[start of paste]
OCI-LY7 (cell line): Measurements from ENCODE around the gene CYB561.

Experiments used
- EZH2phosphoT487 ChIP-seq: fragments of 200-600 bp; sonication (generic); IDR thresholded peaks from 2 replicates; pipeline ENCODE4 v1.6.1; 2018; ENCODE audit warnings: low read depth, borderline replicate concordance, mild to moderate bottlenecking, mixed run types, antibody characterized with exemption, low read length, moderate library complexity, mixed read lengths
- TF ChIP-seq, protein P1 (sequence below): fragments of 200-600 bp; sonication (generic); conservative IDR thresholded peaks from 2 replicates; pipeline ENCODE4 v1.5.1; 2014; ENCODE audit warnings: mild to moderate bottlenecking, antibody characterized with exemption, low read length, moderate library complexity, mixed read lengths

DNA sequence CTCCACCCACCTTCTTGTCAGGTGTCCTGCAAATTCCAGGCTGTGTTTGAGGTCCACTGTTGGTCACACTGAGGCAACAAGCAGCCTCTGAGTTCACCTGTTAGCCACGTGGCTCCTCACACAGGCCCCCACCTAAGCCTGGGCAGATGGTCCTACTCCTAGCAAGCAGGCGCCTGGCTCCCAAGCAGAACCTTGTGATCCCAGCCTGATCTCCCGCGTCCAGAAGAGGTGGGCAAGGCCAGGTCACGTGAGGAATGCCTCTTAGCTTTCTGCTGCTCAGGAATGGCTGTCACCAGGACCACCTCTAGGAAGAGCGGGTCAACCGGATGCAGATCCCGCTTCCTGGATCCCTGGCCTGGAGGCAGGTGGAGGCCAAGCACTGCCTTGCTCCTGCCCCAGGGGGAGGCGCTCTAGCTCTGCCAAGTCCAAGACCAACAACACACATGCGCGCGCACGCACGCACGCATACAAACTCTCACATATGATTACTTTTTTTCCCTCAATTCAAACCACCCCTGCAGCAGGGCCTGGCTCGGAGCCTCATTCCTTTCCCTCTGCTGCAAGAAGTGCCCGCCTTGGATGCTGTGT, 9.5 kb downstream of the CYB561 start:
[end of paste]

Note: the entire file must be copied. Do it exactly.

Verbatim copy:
OCI-LY7 (cell line): Measurements from ENCODE around the gene CYB561.

Experiments used
- EZH2phosphoT487 ChIP-seq: fragments of 200-600 bp; sonication (generic); IDR thresholded peaks from 2 replicates; pipeline ENCODE4 v1.6.1; 2018; ENCODE audit warnings: low read depth, borderline replicate concordance, mild to moderate bottlenecking, mixed run types, antibody characterized with exemption, low read length, moderate library complexity, mixed read lengths
- TF ChIP-seq, protein P1 (sequence below): fragments of 200-600 bp; sonication (generic); conservative IDR thresholded peaks from 2 replicates; pipeline ENCODE4 v1.5.1; 2014; ENCODE audit warnings: mild to moderate bottlenecking, antibody characterized with exemption, low read length, moderate library complexity, mixed read lengths

DNA sequence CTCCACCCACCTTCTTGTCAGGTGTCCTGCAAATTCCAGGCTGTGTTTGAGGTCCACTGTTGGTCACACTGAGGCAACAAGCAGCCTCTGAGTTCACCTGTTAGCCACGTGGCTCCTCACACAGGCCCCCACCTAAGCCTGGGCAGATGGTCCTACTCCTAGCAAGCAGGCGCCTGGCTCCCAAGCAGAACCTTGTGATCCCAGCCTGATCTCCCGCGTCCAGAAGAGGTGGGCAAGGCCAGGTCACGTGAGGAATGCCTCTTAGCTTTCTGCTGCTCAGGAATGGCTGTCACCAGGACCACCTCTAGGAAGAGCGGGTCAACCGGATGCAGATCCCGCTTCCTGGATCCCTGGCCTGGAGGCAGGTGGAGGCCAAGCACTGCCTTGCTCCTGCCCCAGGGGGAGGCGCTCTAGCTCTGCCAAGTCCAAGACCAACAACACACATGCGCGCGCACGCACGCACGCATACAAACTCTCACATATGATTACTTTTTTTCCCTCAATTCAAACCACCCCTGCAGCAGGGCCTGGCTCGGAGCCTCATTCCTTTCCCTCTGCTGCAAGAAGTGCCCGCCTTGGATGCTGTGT, 9.5 kb downstream of the CYB561 start: